#1
Well since I bought my Tak-G on 9/4, I have been able to get Country Roads about 90% down. Getting better at switching chords to the point it almost sounds fluent. Also working on Lean On Me and Folsom Prison Blues for variety. Am even able to hit a decent F chord about 40% of the time. Start lessons on Monday and think that will be good for I have the feeling I have skipped over the basics that I need. I do have two questions though...1) As a beginner is it alright to look at the fret board for fingering or should I be trying to hit chords without looking and only peek after I butcher the chord? 2) I find chords like A major hard to sustain because I have to push down extra hard on the A string to get a clean crisp note. I find this problem when I have to finger 2 or more strings side by side. Is this because I have not developed the strength in my hand yet? Would a finger exerciser that I could use when I can not play help? I am averaging 1 1/2 - 3 hours of practice time per day.
#2
hmm... i'm not going to answer those as #1 they have variable opinions and #2, your new teacher will skin me alive.
need more gear and a lot more talent(courtesytuxs)
#3
Quote by indianriver
Well since I bought my Tak-G on 9/4, I have been able to get Country Roads about 90% down. Getting better at switching chords to the point it almost sounds fluent. Also working on Lean On Me and Folsom Prison Blues for variety. Am even able to hit a decent F chord about 40% of the time. Start lessons on Monday and think that will be good for I have the feeling I have skipped over the basics that I need. I do have two questions though...1) As a beginner is it alright to look at the fret board for fingering or should I be trying to hit chords without looking and only peek after I butcher the chord? 2) I find chords like A major hard to sustain because I have to push down extra hard on the A string to get a clean crisp note. I find this problem when I have to finger 2 or more strings side by side. Is this because I have not developed the strength in my hand yet? Would a finger exerciser that I could use when I can not play help? I am averaging 1 1/2 - 3 hours of practice time per day.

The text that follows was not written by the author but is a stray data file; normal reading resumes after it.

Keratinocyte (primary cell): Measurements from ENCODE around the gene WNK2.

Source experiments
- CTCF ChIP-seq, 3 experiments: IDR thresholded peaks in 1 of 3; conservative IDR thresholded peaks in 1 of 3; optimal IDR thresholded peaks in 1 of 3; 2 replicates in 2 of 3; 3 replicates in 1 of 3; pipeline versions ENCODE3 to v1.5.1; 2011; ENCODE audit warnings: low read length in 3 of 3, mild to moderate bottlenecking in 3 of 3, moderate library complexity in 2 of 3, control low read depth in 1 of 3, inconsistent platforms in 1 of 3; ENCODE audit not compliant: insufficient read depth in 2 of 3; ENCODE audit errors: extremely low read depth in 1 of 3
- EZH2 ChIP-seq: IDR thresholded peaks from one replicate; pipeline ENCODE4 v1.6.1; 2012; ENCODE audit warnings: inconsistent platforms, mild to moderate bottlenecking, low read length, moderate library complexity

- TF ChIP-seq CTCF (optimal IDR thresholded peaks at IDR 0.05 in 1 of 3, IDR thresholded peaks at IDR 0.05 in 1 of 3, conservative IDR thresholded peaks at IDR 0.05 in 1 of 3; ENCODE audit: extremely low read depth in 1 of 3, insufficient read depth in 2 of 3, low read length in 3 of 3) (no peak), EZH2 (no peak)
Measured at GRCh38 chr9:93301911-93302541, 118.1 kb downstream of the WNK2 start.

Well, as they say, (or do they?), "fools rush in where ex-marines fear to tread".

No, you shouldn't be looking at the fret board. It's the same as touch typing, whereas you look at the material to type, and not at the keys. Look if you choose, but it eventually might hold you back. OTOH, there are position markers on the side of the neck facing up. So, they will be able to guide you to position. But, if you try to play standing up, you'll quickly realize why you shouldn't learn by directly watching your fingers on the fret board.

(I've gotten guilty of this in my old age, as I play sitting down all the time. Sometimes I slouch and slant the guitar out at the bottom, so's I can see my fingers real well. Not good. The angle of your wrist becomes too acute in this position as well ).

My original teacher explained how to play with the guitar behind your neck. "First find your position, then put the guitar behind you. No one has eyes in the back of their head. I really more than suck at that. I'm just relaying the story.

Many people think that you only need callouses on the tips of your fingers. They're wrong . You also need them, (at minimum), all the way up your index finger to facilitate barre chords.

Hand strength also is necessary. There isn't a way to measure it for playing the guitar. Were you lifting weights, your progress would be more readily measured. Not so when you're dealing with an exercise that amounts to low weight, but a massive number of repetitions.

So, use hand exerciser if you like, but IMHO, it won't work your hands in the same plane of motion that playing will, and it certainly WON'T give you the callouses you need.
Last edited by Captaincranky at Sep 26, 2013,